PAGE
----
The clothing industry is one of the dirtiest in the world, especially fast fashion. You can be assured that These Isles earthenwear is the antithesis of that. This super-slow, consciously low-tech handweaving business was designed to complement probably the most sustainable lifestyle in the world: smallholding. Then I had to leave my old rental smallholding on Dartmoor and packed it all into a van. It will probably never earn me my own smallholding in any country I know well, but the fundamental principle of providing sustainable clothing still very much applies.
What follows could legitimately be labelled as ‘micro-consumerist bollocks‘, as I try to frame my local craft within a metric more appropriate for industrial-scale production in a capitalist logic which, in my world view, is fundamentally unsustainable in any true sense. (I believe we need to replace it with a fully localised, simple but joyful and healthful, largely gift-based economy with limited long-distance movement conducted by horse and limited international trade conducted by sail: The Once and Future Village.) The matters of true sustainability are woven in all the threads of all my work and all my other writing. But since I’m running a business producing a product for you to consume, here is the micro-consumerist bollocks, for what it’s worth:
As of August 2021, all new These Isles garments have a star rating (maximum five stars) for sustainability. This will be a form of self-certification according to my own strict environmental and social standards as detailed in the table below.
My terms are stringent: you can see, on the left in dark green, that a five star rating would only be achieved with a zero-carbon footprint and a post-capitalist monetary system. In other words, true sustainability requires very small, clean, closed loops in a local, artisan economy that’s free from the downward pressure of hyper-tense capitalism to act on its own conscience. Since my business is a travelling one (by necessity at present), and since few or no businesses in the world have yet outwitted the tentacles of capitalism, I only achieve my own five star rating in isolated cases of local barter (which I am compelled to declare for taxation purposes, so I’ve still one foot in the capitalist logic there, at my expense).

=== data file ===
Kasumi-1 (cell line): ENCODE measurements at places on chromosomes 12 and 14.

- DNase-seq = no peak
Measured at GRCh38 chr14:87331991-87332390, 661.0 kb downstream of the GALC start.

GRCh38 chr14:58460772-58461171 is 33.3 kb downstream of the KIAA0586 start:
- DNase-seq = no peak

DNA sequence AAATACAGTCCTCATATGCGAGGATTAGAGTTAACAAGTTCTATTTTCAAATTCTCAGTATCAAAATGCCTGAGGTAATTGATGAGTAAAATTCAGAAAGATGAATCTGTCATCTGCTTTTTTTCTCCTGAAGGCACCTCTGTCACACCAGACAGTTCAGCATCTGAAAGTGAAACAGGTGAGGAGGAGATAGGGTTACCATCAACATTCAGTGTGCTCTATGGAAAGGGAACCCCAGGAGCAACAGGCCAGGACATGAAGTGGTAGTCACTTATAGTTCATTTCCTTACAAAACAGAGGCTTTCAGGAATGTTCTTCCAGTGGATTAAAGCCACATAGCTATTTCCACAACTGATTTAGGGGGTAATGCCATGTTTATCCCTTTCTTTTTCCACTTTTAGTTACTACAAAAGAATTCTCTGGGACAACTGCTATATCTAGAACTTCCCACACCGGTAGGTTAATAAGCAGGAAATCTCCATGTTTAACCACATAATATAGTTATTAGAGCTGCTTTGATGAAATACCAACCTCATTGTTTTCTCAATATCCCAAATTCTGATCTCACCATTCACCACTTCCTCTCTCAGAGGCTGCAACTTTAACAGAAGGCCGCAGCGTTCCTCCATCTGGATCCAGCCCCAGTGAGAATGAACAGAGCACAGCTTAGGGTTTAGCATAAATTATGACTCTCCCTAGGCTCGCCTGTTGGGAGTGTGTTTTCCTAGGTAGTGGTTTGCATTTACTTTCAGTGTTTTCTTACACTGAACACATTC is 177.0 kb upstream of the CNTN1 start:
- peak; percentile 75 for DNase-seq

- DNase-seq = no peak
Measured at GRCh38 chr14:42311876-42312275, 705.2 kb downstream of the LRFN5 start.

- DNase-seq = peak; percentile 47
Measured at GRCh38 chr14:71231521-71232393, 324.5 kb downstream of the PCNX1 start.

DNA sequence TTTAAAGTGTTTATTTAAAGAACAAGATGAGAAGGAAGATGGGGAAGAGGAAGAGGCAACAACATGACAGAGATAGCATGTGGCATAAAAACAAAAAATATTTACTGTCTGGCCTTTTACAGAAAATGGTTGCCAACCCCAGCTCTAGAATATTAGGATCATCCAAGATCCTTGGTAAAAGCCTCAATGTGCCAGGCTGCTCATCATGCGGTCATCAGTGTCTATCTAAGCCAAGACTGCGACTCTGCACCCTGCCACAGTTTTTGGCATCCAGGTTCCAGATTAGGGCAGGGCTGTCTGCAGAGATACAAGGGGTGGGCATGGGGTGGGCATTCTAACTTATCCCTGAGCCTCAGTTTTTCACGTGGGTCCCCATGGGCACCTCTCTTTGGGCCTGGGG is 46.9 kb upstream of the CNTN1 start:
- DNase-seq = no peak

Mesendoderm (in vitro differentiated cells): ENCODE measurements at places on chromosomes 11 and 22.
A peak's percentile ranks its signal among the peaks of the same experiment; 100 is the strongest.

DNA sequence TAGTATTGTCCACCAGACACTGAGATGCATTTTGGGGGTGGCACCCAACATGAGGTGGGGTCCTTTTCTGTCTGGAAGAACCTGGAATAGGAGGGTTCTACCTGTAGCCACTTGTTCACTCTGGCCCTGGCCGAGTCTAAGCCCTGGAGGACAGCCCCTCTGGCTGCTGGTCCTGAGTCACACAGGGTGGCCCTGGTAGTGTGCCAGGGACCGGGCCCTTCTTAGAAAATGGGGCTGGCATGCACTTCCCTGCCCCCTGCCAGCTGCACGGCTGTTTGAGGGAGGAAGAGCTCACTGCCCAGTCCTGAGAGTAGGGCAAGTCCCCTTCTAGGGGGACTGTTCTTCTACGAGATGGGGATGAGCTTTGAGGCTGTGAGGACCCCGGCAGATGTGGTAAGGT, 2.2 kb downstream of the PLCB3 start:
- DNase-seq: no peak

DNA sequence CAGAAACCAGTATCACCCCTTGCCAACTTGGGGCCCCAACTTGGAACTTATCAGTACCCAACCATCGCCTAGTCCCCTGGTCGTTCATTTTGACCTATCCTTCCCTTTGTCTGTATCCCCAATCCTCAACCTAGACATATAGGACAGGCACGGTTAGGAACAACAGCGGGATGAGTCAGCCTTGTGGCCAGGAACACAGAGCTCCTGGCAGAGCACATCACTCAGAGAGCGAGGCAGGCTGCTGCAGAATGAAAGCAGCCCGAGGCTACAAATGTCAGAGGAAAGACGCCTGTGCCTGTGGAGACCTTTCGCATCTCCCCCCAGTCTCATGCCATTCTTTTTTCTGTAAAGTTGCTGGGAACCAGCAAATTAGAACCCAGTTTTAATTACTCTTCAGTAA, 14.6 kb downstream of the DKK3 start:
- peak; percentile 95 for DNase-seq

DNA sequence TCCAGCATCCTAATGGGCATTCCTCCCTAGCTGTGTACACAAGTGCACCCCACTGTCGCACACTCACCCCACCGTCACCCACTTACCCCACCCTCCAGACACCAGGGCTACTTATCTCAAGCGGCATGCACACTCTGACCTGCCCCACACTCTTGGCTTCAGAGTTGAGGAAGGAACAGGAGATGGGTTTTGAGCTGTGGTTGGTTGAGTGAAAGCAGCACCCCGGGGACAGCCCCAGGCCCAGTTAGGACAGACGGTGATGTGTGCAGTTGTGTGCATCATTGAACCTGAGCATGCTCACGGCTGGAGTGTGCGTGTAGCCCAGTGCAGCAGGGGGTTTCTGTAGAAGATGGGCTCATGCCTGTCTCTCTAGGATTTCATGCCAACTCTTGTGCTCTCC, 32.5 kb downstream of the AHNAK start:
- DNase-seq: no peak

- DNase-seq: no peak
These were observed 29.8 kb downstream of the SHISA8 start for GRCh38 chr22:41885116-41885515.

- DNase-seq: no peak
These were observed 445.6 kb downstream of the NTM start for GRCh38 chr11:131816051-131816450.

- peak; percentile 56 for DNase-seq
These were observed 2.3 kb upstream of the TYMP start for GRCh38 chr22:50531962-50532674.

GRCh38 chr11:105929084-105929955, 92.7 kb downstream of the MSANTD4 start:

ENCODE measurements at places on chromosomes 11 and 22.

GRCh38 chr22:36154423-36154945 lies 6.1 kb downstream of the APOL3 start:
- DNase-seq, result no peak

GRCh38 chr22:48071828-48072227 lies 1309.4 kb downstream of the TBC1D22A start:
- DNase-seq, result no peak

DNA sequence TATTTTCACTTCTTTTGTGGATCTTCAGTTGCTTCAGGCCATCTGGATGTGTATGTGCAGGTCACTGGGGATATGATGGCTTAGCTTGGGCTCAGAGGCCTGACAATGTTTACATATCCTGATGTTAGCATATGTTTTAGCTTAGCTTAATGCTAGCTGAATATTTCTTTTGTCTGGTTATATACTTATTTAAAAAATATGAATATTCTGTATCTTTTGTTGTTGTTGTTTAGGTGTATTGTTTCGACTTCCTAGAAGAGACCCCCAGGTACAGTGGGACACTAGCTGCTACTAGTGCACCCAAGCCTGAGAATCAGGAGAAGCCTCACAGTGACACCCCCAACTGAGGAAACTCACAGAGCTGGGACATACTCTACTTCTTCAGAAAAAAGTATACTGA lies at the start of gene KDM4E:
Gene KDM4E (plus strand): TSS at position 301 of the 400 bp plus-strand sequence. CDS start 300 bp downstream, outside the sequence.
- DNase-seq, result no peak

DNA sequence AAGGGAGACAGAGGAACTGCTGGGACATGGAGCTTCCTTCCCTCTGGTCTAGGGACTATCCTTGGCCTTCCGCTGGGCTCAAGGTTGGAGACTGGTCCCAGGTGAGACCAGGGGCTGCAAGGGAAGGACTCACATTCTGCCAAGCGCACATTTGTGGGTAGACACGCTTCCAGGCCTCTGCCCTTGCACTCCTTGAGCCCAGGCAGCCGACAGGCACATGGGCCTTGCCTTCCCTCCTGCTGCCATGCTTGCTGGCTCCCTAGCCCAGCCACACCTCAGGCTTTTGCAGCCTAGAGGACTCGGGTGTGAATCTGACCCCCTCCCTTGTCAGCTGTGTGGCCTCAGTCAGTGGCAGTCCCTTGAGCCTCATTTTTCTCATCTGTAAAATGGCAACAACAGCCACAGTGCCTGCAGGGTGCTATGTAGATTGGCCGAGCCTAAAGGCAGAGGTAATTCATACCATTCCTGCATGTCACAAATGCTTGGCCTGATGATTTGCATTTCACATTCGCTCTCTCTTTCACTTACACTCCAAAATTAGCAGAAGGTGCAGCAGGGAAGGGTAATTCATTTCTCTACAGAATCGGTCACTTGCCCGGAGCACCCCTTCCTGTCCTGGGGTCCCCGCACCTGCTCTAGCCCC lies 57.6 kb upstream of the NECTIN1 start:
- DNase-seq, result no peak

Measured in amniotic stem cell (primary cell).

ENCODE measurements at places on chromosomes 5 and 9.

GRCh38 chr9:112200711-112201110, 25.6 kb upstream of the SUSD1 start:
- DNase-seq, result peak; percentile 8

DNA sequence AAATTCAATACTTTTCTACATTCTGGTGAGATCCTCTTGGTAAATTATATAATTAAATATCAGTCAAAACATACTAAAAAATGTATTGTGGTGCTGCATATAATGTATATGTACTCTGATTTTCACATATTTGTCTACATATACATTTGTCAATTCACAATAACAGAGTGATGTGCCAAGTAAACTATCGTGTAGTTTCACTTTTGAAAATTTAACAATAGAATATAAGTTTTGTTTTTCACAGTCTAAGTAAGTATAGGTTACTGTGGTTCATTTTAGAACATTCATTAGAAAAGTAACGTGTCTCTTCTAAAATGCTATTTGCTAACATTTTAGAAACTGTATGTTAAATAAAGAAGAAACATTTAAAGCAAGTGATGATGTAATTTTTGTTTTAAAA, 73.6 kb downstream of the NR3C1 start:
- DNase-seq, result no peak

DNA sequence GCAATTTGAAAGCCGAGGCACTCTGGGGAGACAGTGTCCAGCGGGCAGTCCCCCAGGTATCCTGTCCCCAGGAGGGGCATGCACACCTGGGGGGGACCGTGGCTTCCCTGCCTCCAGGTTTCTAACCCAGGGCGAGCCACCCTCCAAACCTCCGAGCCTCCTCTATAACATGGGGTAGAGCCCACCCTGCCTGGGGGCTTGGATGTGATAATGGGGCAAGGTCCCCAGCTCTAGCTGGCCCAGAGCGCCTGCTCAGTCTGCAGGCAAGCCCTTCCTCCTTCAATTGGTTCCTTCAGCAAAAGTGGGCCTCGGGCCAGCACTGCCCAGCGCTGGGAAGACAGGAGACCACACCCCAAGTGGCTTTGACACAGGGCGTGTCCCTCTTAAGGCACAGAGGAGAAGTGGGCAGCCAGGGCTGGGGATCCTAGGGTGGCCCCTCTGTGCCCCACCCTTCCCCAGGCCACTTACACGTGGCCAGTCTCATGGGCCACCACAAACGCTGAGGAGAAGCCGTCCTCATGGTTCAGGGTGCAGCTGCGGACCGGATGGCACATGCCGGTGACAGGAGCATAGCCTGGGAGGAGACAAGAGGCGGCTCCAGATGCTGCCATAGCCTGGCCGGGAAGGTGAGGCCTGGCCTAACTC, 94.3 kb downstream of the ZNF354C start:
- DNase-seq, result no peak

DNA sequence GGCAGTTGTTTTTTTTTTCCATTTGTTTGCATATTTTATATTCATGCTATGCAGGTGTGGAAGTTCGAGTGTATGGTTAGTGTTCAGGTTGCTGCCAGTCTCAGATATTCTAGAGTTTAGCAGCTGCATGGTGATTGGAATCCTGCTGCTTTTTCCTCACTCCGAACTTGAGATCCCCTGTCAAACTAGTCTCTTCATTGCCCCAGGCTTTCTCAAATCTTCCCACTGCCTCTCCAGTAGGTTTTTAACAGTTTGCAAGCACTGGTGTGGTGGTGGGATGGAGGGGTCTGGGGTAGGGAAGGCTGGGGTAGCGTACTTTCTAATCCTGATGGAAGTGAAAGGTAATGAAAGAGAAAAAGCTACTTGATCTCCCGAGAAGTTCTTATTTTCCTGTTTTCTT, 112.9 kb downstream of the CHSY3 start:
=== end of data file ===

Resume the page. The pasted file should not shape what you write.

You will see, in the yellow columns, that I’m phasing out my use of less ecological yarn sources – which are typically the softest. And then there are various degrees of sustainability in between. Note that, if you’re a British buyer, you can add an extra quarter star to the given overall rating for buying more locally.
Take a look at the detail in the table here, as you’ll begin to see how sustainable production is usually more labour-intensive and therefore almost always more expensive. Though they don’t feel it to most of us, my prices are actually still modest! The most expensive soft AND sustainable yarns will be introduced as and when I think you and I both can stand the cost increase.
Clearly the damning indictment I make of commercial clothing companies on the right here in orange and red is broad brush and there are, increasingly, exceptions: economies of scale don’t always entail economies of ethics – just usually. Whilst the once and future village of perfect sustainability should ideally constitute sole-trading craftspeople and teency cottage industries, sometimes a *slightly* larger but super-conscientious cottage industry can perform even better, for instance on efficiency of water use – though beware chemical use (formaldehyde, chlorine, to name but two). Avoid sweatshops, obviously. Check with every brand you buy. Or, for peace of mind, just support a highly principled artisan here.